Confession: When I first started trying to write novels (roughly five years ago), other than having a strong grasp of the English language, I really had no idea what went into “crafting” a novel. “How hard can it be?” I wondered. “You have an idea, you put it down, and when you’re done, maybe someone else will enjoy reading it… Right?”
Wrong. Wrong. Wrong. Just… I was so naive.
I know: this is probably upsetting to all of you who knew what you were doing from the beginning. But it’s true. All the tropes we’re meant to avoid, the cliche things that make readers want to scratch their eyes out, the NEVER-DO-THESE-THINGS-EVER? These things are all new to me. As in, I didn’t hear/know/learn about them until the last year because I’ve seriously been trying to land an agent, and have ended up learning more about the craft of writing instead. (Not a bad thing to have happen, but I’m still hoping for that agent.)
Anyway, as I’ve had CPs and editors rip apart my work, the one thing they always compliment me on is my dialogue.
YOU MEAN I’M NATURALLY GOOD AT SOMETHING?
This was a pleasant surprise, because I always told and never showed. I could adverb the heck out of something and still find room for adjectives galore. (Confession two: I might still struggle with adjectives…) Oh, and my characters always described themselves in the mirror, and my chapters rarely ended with cliff hangers, and… You get the picture.
So, since this seems to be the one area where I excel, I thought I would share some of my basic tips with you. Dialogue is tough to nail because if you’re a skilled writer, it’s hard to remember that the rules don’t always apply when your characters are talking. And what’s the result of perfectly crafted prose in dialogue? It usually ends up sounding stifled, unrealistic, and bulky.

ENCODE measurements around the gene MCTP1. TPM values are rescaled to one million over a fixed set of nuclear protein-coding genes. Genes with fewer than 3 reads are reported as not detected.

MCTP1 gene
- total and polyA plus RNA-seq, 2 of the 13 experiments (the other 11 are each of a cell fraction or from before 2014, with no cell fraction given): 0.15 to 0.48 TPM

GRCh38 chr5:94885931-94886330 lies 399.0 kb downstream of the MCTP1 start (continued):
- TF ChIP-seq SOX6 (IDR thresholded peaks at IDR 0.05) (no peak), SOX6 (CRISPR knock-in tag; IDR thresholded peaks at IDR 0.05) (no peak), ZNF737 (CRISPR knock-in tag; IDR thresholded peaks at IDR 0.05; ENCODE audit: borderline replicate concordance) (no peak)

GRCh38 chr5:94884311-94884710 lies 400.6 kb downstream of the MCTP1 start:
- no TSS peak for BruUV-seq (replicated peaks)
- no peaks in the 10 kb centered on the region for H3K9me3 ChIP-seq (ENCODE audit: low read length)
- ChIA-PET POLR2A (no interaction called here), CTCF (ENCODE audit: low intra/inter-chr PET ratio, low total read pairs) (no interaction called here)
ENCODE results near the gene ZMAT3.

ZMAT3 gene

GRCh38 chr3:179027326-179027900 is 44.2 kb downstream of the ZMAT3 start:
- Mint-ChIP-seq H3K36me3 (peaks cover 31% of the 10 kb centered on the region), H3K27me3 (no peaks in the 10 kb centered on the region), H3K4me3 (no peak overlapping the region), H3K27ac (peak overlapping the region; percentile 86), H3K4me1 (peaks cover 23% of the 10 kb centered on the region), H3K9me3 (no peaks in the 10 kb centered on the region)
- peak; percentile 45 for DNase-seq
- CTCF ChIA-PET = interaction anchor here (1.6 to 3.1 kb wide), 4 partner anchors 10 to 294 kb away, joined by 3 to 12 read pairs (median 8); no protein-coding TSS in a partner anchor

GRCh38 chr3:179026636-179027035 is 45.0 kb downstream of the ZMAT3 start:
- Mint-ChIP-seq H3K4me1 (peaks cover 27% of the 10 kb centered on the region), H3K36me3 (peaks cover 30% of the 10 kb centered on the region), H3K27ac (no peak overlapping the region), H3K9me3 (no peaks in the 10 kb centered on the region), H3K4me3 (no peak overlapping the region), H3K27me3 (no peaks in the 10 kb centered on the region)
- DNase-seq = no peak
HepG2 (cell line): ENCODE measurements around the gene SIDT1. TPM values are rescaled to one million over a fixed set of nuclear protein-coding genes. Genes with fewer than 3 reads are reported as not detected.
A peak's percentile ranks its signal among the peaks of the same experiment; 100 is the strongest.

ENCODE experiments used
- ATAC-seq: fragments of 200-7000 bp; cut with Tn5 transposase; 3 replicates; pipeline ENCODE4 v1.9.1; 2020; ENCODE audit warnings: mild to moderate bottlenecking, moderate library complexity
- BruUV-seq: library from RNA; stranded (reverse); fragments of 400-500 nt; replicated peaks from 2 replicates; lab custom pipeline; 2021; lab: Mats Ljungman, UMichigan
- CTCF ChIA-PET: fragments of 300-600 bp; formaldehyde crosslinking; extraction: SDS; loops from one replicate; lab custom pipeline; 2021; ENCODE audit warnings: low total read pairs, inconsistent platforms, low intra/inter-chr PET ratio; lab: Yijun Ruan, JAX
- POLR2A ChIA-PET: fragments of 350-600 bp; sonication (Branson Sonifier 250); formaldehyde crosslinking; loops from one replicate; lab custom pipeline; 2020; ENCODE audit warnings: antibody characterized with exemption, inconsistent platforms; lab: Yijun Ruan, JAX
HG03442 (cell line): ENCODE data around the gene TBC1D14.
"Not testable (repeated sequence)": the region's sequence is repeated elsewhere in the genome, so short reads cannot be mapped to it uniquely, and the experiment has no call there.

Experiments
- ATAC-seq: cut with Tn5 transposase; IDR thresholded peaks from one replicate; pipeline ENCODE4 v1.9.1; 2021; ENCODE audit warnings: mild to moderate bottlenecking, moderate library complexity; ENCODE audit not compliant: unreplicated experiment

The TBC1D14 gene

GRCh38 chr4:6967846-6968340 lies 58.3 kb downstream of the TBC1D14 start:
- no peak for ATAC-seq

Now that’s just unnatural. And in my opinion, the #1 most important thing about dialogue is that is must sound natural!
So you might be asking yourself, “Well, how do we accomplish this, Jym?”
And I’m here to say, “It’s quite simple, writerly friends. Just break these three rules and your dialogue should be in good shape.”
Rule One: Don’t use Adverbs… Except (sparingly) in Dialogue.
If you’ve read any of my previous posts, you’ll know how I feel about adverbs. I won’t bore you by repeating myself. But if I’m going to use an adverb or encourage anyone to use one, it would be in dialogue.
For example, if you try to remove the adverbs from the following sentences, they either don’t make sense, lose some of their emphasis, or become too bulky: